Fox News' Steve Brown accused Sen. Barack Obama of omitting the purported reason Sen. John McCain initially opposed the Bush tax cuts, which Brown claimed was "because they didn't match up with corresponding cuts coming out of the budget." In fact, the reason McCain gave for voting against the tax cuts in a May 2001 floor statement was that "so many of the benefits go to the most fortunate among us, at the expense of middle class Americans who most need tax relief."
ABC's David Wright reported without challenging Sen. John McCain's claim to voters in New Hampshire that Sen. Barack Obama "wants to confiscate their hard-earned money." Wright did not note that Obama has proposed cutting taxes for low- and middle-income taxpayers, while raising taxes only on individuals earning more than $200,000 per year and families earning more than $250,000 per year.
WorldNetDaily.com again cited dubious emails containing errors and stilted English that Jerome Corsi has said were sent by Sen. Barack Obama to advance the claim that Obama "campaigned for" "radical Kenyan Prime Minister Raila Odinga" during a 2006 trip.
Discussing Sam Joe Wurzelbacher ("Joe the Plumber") on MSNBC Live, Tamron Hall said that "according to the federal government's Bureau of Labor Statistics, the national average for a plumber: $45,000. ... I think it would be rude to ask Joe what his income is." But Wurzelbacher's income -- or expected income -- is the issue in determining the veracity of McCain's charge that Wurzelbacher's taxes would increase under Sen. Barack Obama's tax plan.
The AP and CNN reported that Sen. Barack Obama represented ACORN in a 1995 lawsuit against the state of Illinois but did not mention that the Justice Department was also a plaintiff in the case, along with the League of Women Voters of Illinois and the League of United Latin American Citizens. The lawsuit sought to require that Illinois implement federal law on voter registration.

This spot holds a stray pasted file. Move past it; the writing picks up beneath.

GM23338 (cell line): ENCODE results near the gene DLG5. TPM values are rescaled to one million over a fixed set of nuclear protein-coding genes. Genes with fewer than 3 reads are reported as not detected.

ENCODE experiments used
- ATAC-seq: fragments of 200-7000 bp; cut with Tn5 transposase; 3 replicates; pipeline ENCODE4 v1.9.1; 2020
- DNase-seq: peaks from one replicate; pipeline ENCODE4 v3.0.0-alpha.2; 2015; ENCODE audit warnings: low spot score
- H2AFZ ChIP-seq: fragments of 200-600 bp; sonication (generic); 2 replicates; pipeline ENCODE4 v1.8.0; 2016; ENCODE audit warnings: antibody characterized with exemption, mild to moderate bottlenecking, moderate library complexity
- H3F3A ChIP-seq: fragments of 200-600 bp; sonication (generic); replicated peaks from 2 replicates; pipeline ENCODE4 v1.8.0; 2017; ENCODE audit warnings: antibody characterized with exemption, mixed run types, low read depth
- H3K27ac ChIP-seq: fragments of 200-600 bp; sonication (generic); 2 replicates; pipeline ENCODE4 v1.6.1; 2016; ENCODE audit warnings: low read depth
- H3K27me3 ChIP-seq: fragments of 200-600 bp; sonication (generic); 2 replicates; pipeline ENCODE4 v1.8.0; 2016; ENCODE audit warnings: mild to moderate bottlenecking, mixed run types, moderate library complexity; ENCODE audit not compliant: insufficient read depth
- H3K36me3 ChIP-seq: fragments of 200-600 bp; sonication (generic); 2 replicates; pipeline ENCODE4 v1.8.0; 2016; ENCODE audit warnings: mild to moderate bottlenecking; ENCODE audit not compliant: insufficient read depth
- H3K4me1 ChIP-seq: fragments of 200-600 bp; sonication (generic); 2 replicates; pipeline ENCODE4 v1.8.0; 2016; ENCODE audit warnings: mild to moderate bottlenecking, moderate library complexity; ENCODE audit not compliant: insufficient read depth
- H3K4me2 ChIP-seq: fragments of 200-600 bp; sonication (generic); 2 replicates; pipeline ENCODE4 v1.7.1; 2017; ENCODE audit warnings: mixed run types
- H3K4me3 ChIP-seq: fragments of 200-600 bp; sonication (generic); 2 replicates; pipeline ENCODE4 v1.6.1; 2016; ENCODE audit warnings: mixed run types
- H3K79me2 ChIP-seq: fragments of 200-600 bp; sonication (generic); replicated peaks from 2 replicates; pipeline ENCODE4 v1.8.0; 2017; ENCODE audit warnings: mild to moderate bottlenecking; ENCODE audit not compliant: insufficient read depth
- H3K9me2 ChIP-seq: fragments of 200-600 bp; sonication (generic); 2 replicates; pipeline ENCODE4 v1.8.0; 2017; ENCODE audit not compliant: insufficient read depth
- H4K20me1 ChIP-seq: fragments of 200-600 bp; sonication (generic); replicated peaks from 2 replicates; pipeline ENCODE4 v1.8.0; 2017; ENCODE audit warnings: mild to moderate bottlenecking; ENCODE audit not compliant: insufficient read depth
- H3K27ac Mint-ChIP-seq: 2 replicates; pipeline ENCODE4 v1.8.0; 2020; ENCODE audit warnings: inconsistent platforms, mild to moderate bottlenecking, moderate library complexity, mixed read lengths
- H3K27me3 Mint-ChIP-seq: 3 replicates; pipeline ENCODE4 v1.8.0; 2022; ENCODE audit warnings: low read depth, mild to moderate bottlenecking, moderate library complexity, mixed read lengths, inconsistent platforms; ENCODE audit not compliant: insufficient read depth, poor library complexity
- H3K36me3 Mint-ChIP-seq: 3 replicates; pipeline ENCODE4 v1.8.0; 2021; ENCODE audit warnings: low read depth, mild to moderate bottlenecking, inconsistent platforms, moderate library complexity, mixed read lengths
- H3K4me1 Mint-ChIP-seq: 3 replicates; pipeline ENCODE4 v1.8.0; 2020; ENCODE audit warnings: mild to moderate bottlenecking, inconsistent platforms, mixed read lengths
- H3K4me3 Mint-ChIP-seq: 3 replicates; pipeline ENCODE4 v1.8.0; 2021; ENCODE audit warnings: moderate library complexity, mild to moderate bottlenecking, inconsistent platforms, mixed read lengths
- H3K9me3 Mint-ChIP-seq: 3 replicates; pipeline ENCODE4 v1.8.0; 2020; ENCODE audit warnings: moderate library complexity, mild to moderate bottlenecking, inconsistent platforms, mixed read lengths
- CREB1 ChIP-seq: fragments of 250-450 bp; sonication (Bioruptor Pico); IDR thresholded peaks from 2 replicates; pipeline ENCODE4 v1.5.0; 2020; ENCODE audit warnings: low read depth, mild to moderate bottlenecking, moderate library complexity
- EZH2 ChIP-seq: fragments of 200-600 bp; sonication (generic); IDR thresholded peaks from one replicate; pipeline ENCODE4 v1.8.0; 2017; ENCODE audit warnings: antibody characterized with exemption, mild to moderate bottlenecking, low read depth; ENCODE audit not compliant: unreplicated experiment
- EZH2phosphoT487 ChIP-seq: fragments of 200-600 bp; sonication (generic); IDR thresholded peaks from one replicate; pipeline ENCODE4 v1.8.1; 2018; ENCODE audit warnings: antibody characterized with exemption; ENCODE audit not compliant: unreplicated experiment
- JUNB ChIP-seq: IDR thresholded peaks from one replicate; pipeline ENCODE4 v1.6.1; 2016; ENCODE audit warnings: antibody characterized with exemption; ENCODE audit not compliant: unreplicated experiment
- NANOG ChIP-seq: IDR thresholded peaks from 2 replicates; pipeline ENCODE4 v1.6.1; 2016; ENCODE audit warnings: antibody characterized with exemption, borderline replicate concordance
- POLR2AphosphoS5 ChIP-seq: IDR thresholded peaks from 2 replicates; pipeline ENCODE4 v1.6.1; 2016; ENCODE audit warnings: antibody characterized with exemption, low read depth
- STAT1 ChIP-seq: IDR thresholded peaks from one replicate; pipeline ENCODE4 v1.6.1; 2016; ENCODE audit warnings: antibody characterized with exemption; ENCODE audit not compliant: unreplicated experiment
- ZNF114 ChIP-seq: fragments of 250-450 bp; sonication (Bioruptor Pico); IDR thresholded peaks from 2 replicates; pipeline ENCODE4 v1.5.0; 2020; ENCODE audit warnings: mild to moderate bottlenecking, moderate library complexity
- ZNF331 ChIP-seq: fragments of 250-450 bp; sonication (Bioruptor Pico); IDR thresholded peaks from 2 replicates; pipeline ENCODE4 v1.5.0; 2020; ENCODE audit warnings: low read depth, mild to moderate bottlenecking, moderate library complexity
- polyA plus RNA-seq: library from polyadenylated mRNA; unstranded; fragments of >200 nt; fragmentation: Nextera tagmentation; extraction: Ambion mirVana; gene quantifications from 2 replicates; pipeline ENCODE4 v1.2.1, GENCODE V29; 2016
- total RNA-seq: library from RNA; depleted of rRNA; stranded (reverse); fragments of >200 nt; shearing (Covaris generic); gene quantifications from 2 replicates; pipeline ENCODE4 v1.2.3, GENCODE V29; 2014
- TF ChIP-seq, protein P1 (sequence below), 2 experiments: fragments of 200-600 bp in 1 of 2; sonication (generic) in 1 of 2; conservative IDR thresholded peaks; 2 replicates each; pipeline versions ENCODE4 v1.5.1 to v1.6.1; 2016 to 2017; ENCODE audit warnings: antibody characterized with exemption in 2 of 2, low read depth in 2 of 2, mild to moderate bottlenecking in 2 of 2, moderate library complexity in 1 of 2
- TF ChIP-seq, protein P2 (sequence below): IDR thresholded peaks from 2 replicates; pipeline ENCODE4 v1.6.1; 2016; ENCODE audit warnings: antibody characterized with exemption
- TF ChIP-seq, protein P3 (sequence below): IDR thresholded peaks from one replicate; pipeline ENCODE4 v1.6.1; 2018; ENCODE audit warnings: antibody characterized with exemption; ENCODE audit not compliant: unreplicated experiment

The Wall Street Journal asserted that Sen. Barack Obama's "kind of organizers work at Acorn, the militant advocacy group that is turning up in reports about voter fraud across the country." The editorial cited as evidence reports that ACORN submitted allegedly false or duplicate voter registration applications this year in Michigan, Nevada, Ohio, Florida, New Mexico, North Carolina, Missouri, Wisconsin, Indiana, Connecticut, and Texas. But the editorial did not note that the statutes of at least nine of those 11 states require third parties registering prospective voters to submit to election officials all registration forms they received -- even those they believed to be false or duplicate applications.
Washington Times columnist Frank Gaffney Jr. falsely claimed that Sen. Barack Obama "has, to date, failed to provide an authentic birth certificate which could clear up the matter" of "whether Mr. Obama is a natural born citizen of the United States." In fact, even the right-wing website WorldNetDaily found that a birth certificate supplied by the Obama campaign is authentic.
On Hannity & Colmes, The Wall Street Journal's John Fund falsely claimed that ACORN "almost got a slush fund in the housing bailout bill a few weeks ago." In fact, neither the September draft proposal nor the final version of the bill contained any language mentioning ACORN.
The Politico's Andy Barr reported on Sen. John McCain's ad "on [Sen.] Barack Obama's relationship with 1960s radical William Ayers" without noting that it contains several distortions and misleading assertions. Barr failed to mention that, in contrast to the ad's claim, The New York Times reported that "the two men do not appear to have been close," or that prominent McCain supporters are also connected to the purportedly "radical 'education' foundation" the ad references.